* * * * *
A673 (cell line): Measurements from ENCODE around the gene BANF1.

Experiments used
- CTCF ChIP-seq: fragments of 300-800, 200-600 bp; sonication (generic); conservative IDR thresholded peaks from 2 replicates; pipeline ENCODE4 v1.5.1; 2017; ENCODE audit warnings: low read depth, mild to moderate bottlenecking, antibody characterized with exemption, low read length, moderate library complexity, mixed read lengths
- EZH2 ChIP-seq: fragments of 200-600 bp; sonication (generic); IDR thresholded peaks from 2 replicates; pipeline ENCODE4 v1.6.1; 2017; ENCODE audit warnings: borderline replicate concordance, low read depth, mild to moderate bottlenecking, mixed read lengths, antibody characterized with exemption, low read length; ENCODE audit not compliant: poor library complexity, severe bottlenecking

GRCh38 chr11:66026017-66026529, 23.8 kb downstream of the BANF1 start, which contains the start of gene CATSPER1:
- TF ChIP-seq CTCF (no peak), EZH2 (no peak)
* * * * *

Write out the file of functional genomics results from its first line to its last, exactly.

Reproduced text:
A673 (cell line): Measurements from ENCODE around the gene BANF1.

Experiments used
- CTCF ChIP-seq: fragments of 300-800, 200-600 bp; sonication (generic); conservative IDR thresholded peaks from 2 replicates; pipeline ENCODE4 v1.5.1; 2017; ENCODE audit warnings: low read depth, mild to moderate bottlenecking, antibody characterized with exemption, low read length, moderate library complexity, mixed read lengths
- EZH2 ChIP-seq: fragments of 200-600 bp; sonication (generic); IDR thresholded peaks from 2 replicates; pipeline ENCODE4 v1.6.1; 2017; ENCODE audit warnings: borderline replicate concordance, low read depth, mild to moderate bottlenecking, mixed read lengths, antibody characterized with exemption, low read length; ENCODE audit not compliant: poor library complexity, severe bottlenecking

GRCh38 chr11:66026017-66026529, 23.8 kb downstream of the BANF1 start, which contains the start of gene CATSPER1:
- TF ChIP-seq CTCF (no peak), EZH2 (no peak)